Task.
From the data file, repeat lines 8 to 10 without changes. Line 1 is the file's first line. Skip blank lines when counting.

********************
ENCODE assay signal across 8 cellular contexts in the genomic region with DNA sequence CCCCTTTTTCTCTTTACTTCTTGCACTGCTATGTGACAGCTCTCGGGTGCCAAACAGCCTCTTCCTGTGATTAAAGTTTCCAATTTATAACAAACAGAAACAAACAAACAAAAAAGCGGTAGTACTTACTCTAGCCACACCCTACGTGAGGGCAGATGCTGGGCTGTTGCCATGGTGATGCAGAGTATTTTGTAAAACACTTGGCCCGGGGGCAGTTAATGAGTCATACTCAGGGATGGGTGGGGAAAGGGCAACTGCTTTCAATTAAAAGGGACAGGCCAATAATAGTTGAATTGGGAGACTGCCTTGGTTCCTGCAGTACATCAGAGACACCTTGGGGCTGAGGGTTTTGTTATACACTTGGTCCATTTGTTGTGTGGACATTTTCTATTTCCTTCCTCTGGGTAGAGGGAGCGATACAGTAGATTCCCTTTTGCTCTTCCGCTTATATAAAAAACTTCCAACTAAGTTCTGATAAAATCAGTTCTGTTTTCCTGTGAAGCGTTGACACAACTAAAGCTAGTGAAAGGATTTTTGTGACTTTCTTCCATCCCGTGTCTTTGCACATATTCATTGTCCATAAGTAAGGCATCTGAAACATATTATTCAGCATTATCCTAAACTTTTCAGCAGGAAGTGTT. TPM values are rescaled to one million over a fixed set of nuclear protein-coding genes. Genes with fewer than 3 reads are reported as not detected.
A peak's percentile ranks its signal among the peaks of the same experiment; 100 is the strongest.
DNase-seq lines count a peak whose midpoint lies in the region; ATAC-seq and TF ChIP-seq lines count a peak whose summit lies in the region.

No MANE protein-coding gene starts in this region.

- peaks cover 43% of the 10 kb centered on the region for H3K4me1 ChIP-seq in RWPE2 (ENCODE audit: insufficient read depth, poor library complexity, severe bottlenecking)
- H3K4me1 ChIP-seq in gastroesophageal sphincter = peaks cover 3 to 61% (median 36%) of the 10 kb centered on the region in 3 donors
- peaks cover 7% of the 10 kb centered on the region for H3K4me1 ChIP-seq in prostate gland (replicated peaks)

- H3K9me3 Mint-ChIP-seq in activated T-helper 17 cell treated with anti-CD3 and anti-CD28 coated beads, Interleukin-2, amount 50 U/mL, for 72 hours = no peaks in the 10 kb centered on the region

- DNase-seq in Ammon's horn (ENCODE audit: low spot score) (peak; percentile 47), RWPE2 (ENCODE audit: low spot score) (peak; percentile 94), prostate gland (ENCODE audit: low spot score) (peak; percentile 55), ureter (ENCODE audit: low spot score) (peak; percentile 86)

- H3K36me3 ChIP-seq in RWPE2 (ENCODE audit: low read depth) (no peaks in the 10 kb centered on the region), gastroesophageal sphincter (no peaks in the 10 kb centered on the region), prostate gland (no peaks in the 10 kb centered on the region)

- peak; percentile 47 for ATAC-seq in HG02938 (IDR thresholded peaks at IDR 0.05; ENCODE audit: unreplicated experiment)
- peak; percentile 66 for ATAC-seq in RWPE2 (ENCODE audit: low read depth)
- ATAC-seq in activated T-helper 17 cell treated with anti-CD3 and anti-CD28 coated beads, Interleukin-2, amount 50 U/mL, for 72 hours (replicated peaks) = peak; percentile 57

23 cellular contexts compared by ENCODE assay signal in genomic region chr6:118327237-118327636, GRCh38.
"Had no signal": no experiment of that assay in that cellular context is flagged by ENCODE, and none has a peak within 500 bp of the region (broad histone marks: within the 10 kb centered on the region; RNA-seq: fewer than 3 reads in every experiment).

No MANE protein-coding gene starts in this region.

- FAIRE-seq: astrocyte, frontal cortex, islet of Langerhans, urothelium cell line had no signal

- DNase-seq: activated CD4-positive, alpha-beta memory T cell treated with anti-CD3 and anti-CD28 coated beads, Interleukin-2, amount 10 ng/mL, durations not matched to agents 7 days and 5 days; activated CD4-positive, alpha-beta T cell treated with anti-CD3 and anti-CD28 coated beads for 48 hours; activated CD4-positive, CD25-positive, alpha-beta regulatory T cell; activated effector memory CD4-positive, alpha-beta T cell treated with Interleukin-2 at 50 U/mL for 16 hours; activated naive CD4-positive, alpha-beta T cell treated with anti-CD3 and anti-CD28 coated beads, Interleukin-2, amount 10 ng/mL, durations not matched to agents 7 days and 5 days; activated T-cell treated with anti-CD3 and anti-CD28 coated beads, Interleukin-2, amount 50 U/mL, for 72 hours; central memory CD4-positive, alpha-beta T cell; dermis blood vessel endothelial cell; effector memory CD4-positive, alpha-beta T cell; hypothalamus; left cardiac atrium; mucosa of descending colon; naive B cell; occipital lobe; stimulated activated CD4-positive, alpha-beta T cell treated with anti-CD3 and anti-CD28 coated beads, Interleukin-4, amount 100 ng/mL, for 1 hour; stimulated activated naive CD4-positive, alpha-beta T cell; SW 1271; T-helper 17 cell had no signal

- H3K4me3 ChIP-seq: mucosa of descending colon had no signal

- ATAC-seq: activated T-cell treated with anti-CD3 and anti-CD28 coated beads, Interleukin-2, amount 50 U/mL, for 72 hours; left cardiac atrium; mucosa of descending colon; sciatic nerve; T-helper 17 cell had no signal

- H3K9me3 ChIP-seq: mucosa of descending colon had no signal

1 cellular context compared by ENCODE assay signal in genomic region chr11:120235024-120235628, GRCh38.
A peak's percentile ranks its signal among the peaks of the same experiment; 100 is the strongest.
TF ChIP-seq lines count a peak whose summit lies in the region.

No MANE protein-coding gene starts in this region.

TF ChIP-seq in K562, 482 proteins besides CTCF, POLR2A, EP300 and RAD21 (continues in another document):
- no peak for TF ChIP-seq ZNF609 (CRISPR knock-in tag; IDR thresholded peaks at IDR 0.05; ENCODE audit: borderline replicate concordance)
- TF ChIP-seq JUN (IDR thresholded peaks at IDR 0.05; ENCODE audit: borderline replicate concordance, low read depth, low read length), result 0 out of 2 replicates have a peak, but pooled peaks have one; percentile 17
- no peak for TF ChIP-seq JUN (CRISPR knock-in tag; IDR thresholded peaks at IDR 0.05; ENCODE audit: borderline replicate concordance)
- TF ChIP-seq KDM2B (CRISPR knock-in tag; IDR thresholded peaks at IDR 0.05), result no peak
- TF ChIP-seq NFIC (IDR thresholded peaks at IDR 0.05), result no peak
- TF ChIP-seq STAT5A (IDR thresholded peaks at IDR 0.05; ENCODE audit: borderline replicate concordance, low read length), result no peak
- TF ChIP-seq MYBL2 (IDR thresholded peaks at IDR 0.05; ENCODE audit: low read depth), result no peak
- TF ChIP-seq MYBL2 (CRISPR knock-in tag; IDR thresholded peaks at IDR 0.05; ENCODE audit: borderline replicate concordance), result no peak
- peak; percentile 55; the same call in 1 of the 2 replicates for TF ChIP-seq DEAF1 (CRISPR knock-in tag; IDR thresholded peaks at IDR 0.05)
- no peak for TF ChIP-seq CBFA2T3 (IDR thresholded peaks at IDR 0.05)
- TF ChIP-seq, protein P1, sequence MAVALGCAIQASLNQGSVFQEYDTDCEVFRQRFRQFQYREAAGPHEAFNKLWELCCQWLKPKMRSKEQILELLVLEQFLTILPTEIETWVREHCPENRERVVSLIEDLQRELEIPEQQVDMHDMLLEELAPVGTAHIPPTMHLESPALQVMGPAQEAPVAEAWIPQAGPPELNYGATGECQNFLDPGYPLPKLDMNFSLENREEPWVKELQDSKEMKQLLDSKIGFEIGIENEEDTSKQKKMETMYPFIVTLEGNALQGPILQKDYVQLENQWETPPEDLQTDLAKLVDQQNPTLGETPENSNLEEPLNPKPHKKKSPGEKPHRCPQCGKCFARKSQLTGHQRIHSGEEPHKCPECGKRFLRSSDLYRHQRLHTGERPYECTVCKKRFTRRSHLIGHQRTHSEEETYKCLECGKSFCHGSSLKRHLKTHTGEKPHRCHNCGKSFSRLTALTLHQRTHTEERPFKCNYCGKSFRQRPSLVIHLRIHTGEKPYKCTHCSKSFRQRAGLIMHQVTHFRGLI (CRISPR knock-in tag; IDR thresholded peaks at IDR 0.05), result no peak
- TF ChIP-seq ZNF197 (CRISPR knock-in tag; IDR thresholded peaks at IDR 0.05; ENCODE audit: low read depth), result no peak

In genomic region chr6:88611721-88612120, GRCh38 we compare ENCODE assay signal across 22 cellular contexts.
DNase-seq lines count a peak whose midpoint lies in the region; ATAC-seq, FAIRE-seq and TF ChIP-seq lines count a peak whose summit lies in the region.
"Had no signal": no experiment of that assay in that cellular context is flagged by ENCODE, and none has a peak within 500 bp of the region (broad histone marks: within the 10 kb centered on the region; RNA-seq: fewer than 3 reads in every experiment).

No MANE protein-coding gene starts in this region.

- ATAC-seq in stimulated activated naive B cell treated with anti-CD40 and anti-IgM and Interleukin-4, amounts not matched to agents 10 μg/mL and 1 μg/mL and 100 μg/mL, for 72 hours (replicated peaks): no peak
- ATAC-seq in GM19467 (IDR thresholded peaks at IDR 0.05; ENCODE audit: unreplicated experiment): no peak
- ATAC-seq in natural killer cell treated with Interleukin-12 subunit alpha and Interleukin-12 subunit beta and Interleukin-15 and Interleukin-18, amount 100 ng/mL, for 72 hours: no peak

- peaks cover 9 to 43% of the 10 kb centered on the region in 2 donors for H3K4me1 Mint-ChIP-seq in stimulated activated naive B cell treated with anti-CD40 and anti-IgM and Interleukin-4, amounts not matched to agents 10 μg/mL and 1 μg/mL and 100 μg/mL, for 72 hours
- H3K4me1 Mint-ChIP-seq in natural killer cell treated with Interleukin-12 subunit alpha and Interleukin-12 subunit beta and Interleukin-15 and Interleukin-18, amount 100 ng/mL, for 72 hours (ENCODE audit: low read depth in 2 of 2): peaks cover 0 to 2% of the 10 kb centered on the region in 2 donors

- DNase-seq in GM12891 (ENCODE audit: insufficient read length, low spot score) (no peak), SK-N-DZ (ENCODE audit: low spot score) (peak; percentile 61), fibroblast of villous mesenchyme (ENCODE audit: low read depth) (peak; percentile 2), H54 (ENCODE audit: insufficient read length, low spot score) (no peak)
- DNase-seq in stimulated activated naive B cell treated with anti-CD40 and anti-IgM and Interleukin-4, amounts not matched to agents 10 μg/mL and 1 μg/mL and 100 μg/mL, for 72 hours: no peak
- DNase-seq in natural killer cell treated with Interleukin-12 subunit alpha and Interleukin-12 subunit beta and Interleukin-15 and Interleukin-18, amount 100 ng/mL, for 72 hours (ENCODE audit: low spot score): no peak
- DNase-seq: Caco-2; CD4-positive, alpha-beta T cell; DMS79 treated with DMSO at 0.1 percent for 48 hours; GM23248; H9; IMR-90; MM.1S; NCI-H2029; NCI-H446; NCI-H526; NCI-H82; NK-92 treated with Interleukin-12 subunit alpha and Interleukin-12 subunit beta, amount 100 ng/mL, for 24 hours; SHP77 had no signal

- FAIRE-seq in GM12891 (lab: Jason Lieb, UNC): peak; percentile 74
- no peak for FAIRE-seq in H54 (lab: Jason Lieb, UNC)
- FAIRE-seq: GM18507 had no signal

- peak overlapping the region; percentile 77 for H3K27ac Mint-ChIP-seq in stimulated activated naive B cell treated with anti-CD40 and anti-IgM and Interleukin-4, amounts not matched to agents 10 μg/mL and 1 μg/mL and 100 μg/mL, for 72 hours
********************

- H3K9me3 Mint-ChIP-seq in activated T-helper 17 cell treated with anti-CD3 and anti-CD28 coated beads, Interleukin-2, amount 50 U/mL, for 72 hours = no peaks in the 10 kb centered on the region

- DNase-seq in Ammon's horn (ENCODE audit: low spot score) (peak; percentile 47), RWPE2 (ENCODE audit: low spot score) (peak; percentile 94), prostate gland (ENCODE audit: low spot score) (peak; percentile 55), ureter (ENCODE audit: low spot score) (peak; percentile 86)

- H3K36me3 ChIP-seq in RWPE2 (ENCODE audit: low read depth) (no peaks in the 10 kb centered on the region), gastroesophageal sphincter (no peaks in the 10 kb centered on the region), prostate gland (no peaks in the 10 kb centered on the region)